a PIONEERING project using the latest 3D technology is set to sharpen the cutting edge of Sheffield’s 800-year-old tradition of metalwork.
Funded by JISC, the UK’s expert on information and digital technologies for education and research, it has seen Museums Sheffield working in partnership with Sheffield Hallam University to create a virtual 3D archive of key pieces from the city’s world–famous metalwork collection.
The Objects in 3D project has allowed Museums Sheffield to create three dimensional images of over 200 objects. Using fast scanning technologies, researchers from Sheffield Hallam University have captured 3D images of pieces, including a Sheffield-made Britannia metal mustard pot and an ornate silver card case from late 19th century Bombay. Objects which aren’t normally displayed, or are too delicate for handling, can now be experienced ‘virtually’ from anywhere in the world.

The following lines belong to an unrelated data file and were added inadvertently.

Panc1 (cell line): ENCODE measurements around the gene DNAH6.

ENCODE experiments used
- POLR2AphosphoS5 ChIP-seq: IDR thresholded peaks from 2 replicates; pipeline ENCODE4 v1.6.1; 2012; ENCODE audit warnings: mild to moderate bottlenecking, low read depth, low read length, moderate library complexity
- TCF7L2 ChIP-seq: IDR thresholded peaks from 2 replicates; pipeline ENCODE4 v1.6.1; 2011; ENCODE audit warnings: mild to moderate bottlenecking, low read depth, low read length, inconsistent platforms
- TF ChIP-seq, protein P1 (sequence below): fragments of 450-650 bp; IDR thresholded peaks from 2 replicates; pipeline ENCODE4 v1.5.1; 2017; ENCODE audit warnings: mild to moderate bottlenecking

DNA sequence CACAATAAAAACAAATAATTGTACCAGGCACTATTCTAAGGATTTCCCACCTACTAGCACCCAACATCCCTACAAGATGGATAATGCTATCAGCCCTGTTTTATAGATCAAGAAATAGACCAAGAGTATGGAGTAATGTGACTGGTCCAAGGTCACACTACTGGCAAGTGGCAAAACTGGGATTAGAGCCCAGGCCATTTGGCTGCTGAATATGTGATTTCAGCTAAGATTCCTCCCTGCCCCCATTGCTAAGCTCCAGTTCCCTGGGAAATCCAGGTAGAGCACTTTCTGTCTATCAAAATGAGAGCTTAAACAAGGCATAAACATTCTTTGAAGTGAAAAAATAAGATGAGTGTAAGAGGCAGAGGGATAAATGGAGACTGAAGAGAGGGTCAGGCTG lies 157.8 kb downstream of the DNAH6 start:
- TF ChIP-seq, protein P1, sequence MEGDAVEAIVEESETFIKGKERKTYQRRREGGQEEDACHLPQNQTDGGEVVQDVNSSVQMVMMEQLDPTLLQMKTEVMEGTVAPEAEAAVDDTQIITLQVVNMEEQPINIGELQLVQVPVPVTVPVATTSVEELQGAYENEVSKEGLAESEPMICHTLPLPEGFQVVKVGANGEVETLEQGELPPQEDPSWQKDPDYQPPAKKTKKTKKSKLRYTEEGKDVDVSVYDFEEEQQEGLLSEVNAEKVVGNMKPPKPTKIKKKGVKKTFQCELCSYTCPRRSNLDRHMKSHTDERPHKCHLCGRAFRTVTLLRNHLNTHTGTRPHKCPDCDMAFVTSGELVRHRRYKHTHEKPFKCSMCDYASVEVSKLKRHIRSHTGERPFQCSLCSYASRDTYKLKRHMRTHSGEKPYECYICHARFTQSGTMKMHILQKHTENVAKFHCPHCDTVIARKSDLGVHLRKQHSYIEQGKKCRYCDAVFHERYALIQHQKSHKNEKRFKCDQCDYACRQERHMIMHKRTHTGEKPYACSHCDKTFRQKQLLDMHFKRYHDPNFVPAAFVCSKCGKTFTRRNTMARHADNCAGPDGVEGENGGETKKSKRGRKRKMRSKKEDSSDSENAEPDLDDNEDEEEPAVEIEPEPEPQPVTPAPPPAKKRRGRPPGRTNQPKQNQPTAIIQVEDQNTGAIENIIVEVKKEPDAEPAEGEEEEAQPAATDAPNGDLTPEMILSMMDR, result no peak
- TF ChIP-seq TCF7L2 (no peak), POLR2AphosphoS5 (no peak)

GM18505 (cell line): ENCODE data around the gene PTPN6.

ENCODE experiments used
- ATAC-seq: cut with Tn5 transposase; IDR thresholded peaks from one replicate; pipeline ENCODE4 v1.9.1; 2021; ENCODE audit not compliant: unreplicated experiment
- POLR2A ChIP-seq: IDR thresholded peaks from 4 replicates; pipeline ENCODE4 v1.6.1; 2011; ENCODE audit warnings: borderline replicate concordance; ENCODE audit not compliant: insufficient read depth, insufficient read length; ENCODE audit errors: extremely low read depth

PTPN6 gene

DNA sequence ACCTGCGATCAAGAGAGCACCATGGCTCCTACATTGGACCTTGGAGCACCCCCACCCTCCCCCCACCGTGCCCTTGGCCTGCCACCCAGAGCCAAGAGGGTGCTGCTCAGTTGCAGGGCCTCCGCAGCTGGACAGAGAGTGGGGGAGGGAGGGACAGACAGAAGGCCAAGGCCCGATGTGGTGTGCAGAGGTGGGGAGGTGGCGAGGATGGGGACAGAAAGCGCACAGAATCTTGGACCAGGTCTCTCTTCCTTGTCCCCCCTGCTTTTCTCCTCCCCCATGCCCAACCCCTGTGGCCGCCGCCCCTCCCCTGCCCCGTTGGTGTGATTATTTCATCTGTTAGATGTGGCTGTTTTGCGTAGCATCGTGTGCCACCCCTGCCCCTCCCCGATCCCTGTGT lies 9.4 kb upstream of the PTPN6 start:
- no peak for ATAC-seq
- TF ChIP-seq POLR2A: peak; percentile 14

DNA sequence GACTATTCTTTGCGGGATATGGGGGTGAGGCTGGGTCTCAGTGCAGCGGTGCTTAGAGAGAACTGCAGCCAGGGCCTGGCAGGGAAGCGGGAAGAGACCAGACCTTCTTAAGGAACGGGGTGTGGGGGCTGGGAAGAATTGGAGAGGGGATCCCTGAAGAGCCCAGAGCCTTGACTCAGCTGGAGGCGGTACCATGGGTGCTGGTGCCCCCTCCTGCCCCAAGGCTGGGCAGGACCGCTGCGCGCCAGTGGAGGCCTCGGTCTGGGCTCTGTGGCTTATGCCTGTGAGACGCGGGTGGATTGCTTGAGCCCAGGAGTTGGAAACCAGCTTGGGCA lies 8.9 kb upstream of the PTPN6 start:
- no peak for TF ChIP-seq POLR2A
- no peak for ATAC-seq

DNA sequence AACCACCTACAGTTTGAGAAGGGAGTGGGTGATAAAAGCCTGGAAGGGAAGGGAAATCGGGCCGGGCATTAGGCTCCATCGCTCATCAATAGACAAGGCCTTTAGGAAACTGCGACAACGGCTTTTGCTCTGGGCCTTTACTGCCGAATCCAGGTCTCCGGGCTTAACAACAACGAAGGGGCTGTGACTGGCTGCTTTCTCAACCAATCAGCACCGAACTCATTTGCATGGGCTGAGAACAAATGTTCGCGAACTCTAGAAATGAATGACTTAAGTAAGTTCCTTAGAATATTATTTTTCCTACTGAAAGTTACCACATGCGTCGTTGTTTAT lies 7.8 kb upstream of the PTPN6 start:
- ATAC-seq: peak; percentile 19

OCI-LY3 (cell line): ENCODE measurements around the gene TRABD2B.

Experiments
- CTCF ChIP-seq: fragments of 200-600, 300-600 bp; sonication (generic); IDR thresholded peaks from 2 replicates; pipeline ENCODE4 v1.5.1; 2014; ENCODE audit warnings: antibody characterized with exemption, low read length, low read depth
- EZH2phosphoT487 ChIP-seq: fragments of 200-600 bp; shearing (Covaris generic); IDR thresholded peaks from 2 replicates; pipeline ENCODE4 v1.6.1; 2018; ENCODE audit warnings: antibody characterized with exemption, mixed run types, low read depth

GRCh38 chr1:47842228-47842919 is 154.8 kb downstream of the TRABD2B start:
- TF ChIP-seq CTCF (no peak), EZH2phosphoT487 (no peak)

Lucy Cooper, curator of Metalwork, Museums, Sheffield, said: “Metalwork is such an important part of the city’s heritage and it’s fantastic to be able to share these objects in this unique way.
“Sheffield’s metalworking reputation was built on innovation, so it’s fitting that we’ve been able to showcase the collection using such pioneering techniques.”
The 3D fast-scanning technology used in the digitisation process has been developed by Sheffield Hallam University’s Geometric Modelling and Pattern Recognition Research Group.
To find out more about how the Objects in 3D project was developed, join Ms Cooper at the Millennium Gallery on Thursday at 1pm for a free lunchtime talk.